Archive | Journalism

Police Body-Worn Cameras: Time to Roll Up Our Sleeves and Study the Issues

We are excited for the North Carolina Law Review’s symposium this Friday on “Badge Cams as Data and Deterrent: Law Enforcement, the Public and the Press in the Age of Digital Video.” The symposium will consider the legal and practical issues surrounding the use of police body-worn cameras (BWCs). Many of the nation’s leading experts on this topic will be in attendance, including:

  • Mary Fan, University of Washington
  • David Harris, Pittsburgh Law School
  • Woody Hartzog, Northeastern University
  • Margaret Hu, Washington and Lee University
  • Margot Kaminski, University of Colorado
  • Adam Marshall, Reporters Committee for Freedom of the Press
  • Bryce Newell, University of Kentucky
  • Jay Stanley, Senior Policy Analyst at the ACLU
  • Seth Stoughton, University of South Carolina
  • Peter Swire, Georgia Tech
  • Howard Wassermann, Florida International University
  • Michael White, Arizona State University

The symposium will consist of three panels: Professor Richard Myers will moderate a panel on collection and use of BWC video; Center co-director David Ardia will moderate a panel on privacy and public access; and Center affiliate faculty Mary-Rose Papandrea will moderate a panel on accountability. It will take place on November 3 from 8:30 a.m. to 4:30 p.m. at the George Watts Hill Alumni Center. For more information about the symposium, including information on how to register, please visit our event page.

As a supplement to the symposium, the Center is also organizing a private workshop on November 4 at the UNC School of Law to address the practical issues associated with the implementation of police body-worn camera systems. The workshop will be made up of experts on law enforcement, privacy, public access, and news gathering, with the goals of ascertaining areas of agreement, identifying issues that would benefit from additional academic research, and developing best practices for police departments and the media.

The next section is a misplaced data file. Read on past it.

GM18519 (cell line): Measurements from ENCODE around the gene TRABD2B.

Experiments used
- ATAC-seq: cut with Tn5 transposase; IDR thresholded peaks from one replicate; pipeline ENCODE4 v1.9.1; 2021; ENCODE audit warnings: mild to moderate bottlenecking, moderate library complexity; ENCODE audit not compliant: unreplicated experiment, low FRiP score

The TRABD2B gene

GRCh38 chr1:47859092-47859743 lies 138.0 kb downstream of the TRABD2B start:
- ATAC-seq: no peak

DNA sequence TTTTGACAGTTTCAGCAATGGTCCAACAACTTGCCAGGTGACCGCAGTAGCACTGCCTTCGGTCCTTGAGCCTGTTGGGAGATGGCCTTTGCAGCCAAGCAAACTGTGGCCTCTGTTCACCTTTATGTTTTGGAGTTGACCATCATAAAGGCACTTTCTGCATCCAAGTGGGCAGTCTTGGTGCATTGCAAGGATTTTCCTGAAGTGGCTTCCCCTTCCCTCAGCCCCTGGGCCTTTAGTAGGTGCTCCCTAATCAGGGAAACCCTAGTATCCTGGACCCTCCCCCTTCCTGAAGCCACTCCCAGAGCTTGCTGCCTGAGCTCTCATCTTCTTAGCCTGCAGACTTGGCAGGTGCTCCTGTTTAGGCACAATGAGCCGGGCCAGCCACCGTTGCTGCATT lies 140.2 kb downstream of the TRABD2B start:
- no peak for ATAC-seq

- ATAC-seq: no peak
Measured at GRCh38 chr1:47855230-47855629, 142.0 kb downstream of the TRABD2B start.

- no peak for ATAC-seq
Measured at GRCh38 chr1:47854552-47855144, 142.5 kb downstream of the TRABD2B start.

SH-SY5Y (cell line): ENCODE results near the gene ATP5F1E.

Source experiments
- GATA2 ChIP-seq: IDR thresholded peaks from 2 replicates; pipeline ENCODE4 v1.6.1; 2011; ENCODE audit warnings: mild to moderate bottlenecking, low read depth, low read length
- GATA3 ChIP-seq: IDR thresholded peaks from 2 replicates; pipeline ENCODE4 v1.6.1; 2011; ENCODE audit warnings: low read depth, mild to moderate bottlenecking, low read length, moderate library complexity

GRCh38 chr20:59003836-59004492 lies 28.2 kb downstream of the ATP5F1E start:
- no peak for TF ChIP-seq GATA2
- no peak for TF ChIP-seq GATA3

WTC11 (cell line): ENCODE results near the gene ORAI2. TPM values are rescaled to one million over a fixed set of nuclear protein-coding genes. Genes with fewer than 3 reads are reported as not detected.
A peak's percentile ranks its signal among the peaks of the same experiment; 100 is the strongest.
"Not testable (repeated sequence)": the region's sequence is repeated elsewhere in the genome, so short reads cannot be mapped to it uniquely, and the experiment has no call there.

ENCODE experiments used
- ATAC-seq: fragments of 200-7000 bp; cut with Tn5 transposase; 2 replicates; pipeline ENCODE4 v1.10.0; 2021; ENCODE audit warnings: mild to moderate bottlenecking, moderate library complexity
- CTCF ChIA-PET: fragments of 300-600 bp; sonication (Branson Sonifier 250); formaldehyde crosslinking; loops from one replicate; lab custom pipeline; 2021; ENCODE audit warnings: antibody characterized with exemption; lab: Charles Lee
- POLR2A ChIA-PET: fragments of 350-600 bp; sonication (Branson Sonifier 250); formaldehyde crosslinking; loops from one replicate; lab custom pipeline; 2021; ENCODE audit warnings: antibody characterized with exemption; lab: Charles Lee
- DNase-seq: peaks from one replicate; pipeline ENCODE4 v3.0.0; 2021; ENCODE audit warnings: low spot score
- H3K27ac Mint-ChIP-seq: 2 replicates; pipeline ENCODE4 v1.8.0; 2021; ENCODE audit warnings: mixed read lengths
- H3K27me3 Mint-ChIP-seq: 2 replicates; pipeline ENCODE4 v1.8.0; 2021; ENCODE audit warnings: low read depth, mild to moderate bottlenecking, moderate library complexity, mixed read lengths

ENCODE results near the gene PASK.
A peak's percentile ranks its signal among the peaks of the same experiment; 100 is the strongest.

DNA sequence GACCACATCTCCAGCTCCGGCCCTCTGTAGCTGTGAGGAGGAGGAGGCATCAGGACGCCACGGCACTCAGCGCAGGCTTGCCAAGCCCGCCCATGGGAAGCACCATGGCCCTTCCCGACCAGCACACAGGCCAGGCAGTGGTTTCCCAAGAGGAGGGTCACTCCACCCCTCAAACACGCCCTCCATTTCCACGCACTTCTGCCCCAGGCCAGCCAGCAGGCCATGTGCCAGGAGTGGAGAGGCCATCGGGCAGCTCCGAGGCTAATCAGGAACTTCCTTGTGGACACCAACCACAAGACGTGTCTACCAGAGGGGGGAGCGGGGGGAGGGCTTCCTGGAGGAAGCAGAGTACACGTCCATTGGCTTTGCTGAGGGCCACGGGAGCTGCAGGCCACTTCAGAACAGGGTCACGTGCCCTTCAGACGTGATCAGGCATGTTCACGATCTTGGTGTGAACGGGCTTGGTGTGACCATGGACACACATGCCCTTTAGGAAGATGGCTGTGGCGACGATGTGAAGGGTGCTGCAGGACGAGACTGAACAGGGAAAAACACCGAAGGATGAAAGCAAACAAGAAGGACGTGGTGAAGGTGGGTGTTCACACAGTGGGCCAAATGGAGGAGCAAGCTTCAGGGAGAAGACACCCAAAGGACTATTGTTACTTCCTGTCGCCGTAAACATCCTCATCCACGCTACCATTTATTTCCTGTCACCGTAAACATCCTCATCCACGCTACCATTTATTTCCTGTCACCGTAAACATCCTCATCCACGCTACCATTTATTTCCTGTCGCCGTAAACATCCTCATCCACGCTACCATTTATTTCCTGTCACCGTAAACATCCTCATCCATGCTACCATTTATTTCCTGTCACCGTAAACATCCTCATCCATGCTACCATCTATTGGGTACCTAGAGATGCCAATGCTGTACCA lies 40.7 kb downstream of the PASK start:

We will have more to say about the workshop next week!

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Center Co-Director’s First Amendment Day Remarks Published in the News and Observer

One of the highlights of First Amendment Day this year was the morning keynote address by Center for Media Law and Policy Co-Director Cathy Packer. Dr. Packer set the tone for the day, reminding us all of the importance of free expression and how vital it is that we continue to protect it. Today, The News & Observer published her remarks as an op-ed. You may find the article at http://www.newsobserver.com/opinion/op-ed/article175888201.html.

“Carolina still is a wonderful and exciting place where young people see, hear, read and say things they’ve never before encountered or even imagined. This helps them to create their own views and values.

Of course, because we have a more diverse student body and faculty than ever before, we have more diversity of opinion on campus – and more disagreements. In that way, we’re no different than the rest of the country.

But in other ways we are different from the rest of the nation – or at least we should be. We should celebrate our diversity and learn from it. That’s what we’re here for – to learn. And the free exchange of ideas still is the best way to learn.”

-Dr. Cathy Packer, UNC First Amendment Day 2017

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Now Hiring: Join Us at the UNC Center for Media Law & Policy

Those who follow First Amendment law know that we are in a critical moment in its history. We need more people on the front lines researching media law and its impact.

We are pleased to announce that the School of Media and Journalism at UNC is searching for an outstanding assistant or associate professor to conduct research and teach in its internationally renowned media law and policy program. Our new colleague would also play a vital role in the life of the UNC Center for Media Law and Policy.